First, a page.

Here’s an abstract from the actual report:

“We present a comprehensive look at a sample of bear spray incidents that occurred in Alaska, USA, from 1985 to 2006. We analyzed 83 bear spray incidents involving brown bears (Ursus arctos; 61 cases, 74%), black bears (Ursus americanus; 20 cases, 24%), and polar bears (Ursus maritimus; 2 cases, 2%). Of the 72 cases where persons sprayed bears to defend themselves, 50 (69%) involved brown bears, 20 (28%) black bears, and 2 (3%) polar bears. Red pepper spray stopped bears’ undesirable behavior 92% of the time when used on brown bears, 90% for black bears, and 100% for polar bears. Of all persons carrying sprays, 98% were uninjured by bears in close-range encounters. All bear-inflicted injuries (n = 3) associated with defensive spraying involved brown bears and were relatively minor (i.e., no hospitalization required). In 7% (5 of 71) of bear spray incidents, wind was reported to have interfered with spray accuracy, although it reached the bear in all cases. In 14% (10 of 71) of bear spray incidents, users reported the spray having had negative side effects upon themselves, ranging from minor irritation (11%, 8 of 71) to near incapacitation (3%, 2 of 71). Bear spray represents an effective alternative to lethal force and should be considered as an option for personal safety for those recreating and working in bear country.”

You report can be purchased if you subscribe to the Journal of Wildlife Management, published by the Wildlife Society.

It’s illegal to fly in the US, in most places, with bear spray, so if you are coming to Alaska, realize you won’t be allowed to bring bear spray with you, nor will you be allowed to return to the Lower 48 with it after your stay here. That’s the primary reason why we provide the spray for each trip. If you intend to do some other hikes after or before your trip with us, I definitely recommend you grab a can of bear spray in Anchorage, from either AMH or REI. Some flights in Alaska the airline will let you transport bear spray, as long as you hand it over at the counter at checkin . They seal it in a Ziplock bag, and stow it safely in the rear of the plane – You’ll be responsible for getting it back at the end of your flight though, so don’t forget about it and wander off to get your luggage – usually you pick it up as you get off the plane. Smaller planes, like bush planes and float planes, tend to either duct tape it onto the wing or stow it in the floats of the plane – the danger, of course, being if the can of bear spray does explode whilst you’re flying, you don’t want that stuff going all through the plane, particularly the cockpit. 🙂 Nor will your pilot. So make sure you remember before getting on or off a bush plane to hand over your bear spray, and let the pilot put it outside the plane.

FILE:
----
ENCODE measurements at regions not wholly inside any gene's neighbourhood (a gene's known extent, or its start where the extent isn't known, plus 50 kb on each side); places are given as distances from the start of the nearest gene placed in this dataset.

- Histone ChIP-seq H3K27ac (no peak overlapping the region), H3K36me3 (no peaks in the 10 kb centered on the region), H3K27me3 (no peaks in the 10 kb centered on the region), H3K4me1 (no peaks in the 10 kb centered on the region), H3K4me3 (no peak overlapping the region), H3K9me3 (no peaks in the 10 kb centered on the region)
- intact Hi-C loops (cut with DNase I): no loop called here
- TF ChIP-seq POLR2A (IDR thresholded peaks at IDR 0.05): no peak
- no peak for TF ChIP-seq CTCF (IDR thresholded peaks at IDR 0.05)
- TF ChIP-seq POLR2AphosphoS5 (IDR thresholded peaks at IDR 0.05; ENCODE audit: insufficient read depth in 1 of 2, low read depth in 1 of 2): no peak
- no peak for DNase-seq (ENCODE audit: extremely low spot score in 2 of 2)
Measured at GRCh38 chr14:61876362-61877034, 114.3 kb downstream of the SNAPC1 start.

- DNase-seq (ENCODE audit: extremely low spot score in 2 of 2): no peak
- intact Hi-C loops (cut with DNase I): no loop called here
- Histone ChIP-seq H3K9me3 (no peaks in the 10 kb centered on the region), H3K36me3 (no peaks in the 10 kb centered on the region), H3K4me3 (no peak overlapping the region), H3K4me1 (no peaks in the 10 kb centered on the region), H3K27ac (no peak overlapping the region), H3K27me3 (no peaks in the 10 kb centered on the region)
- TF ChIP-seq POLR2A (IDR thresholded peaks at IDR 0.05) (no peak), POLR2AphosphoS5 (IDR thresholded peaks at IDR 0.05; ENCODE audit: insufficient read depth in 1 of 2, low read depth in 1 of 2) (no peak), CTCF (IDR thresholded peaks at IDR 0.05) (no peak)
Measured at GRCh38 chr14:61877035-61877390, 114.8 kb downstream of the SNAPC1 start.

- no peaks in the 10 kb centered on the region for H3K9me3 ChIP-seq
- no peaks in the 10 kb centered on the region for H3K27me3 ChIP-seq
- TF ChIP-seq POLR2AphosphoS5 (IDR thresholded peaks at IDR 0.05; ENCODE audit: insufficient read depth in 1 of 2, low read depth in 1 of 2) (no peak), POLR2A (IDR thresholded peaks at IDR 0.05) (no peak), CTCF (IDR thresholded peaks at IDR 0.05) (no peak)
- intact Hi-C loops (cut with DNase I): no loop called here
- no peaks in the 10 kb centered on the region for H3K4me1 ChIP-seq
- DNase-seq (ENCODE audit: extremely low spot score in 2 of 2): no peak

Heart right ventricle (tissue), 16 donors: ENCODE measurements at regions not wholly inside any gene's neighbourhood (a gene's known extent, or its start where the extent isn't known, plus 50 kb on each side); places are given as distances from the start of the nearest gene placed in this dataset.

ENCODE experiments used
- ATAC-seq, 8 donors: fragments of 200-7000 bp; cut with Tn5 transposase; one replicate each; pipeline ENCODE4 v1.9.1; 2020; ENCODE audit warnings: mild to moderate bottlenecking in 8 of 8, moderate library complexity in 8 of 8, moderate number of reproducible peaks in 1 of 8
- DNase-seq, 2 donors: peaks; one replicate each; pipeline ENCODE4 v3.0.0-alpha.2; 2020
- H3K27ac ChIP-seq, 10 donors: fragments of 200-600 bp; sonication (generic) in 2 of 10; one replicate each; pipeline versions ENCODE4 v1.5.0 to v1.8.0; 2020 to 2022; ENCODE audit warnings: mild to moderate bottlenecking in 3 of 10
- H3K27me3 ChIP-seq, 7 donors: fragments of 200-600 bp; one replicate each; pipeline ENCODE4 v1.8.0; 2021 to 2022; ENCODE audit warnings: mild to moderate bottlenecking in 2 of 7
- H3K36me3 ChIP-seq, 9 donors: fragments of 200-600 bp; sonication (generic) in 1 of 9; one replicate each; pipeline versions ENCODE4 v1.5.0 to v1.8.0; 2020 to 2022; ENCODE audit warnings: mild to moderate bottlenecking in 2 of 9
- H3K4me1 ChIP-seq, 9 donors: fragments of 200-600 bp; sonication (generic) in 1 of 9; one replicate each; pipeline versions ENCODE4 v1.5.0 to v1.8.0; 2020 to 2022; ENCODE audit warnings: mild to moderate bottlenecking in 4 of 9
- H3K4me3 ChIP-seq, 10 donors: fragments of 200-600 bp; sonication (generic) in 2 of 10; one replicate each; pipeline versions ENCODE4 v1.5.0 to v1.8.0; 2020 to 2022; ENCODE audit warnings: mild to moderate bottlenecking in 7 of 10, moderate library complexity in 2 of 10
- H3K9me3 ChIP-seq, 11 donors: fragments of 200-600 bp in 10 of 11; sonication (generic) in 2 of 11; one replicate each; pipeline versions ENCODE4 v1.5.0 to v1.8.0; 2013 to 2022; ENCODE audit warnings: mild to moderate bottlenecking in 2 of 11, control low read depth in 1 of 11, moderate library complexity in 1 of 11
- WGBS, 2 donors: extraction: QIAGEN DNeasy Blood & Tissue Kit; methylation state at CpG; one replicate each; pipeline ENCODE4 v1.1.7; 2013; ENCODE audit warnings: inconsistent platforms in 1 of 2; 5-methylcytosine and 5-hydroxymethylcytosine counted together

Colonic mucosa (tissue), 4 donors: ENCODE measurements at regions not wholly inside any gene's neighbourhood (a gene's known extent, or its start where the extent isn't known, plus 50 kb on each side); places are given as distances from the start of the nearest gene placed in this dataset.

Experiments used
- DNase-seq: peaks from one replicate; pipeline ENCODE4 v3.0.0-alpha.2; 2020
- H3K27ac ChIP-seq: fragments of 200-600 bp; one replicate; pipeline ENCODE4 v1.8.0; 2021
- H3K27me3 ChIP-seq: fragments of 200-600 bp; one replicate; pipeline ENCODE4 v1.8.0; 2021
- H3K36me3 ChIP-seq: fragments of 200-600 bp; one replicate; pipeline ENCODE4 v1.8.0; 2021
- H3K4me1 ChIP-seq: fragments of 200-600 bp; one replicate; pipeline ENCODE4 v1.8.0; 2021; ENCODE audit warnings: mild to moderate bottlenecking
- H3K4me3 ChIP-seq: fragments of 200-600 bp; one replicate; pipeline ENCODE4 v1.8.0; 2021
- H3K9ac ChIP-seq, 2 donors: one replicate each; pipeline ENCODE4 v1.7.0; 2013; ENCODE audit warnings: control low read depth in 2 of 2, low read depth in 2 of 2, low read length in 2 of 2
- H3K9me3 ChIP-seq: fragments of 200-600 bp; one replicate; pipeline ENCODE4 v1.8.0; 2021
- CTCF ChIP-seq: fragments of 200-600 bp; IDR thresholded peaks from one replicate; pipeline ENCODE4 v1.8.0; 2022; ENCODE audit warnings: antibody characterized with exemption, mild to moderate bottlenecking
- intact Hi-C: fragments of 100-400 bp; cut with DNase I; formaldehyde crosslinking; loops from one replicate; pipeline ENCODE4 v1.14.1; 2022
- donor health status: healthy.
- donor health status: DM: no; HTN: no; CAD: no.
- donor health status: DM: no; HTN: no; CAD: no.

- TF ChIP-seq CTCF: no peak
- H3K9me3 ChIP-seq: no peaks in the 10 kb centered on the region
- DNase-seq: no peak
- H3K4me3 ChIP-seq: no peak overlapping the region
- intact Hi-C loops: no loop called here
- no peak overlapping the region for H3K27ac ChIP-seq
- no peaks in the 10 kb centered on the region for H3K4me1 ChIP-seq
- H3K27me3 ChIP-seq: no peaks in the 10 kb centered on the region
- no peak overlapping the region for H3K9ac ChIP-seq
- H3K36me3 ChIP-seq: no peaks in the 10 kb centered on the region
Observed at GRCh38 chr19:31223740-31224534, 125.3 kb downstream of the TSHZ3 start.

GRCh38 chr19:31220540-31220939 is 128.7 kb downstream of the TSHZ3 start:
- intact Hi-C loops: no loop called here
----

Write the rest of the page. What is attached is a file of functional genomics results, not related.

Bear spray is extremely powerful stuff, so treat it with caution. Make sure you understand how it works, how the can works, and follow basic safety procedures that you might for any dangerous weapon. Read the label warnings and directions before you venture out hiking, and then keep your bear spray handy, but safe, whilst you’re hiking. Leaving the can in the bottom of your backpack is NOT going to be of much use to you if a bear pops out of the woods and gets a little feisty. I carry mine in my pants pocket, or in a water bottle pocket on the outside of my backpack, where I’ll usually tie it on, so I don’t lose it if (when) it falls out).

Thanks folks – if you have any questions, shoot me an email or leave a comment here.

Travel safely.

Cheers

Carl

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Owner and guide Carl Donohue.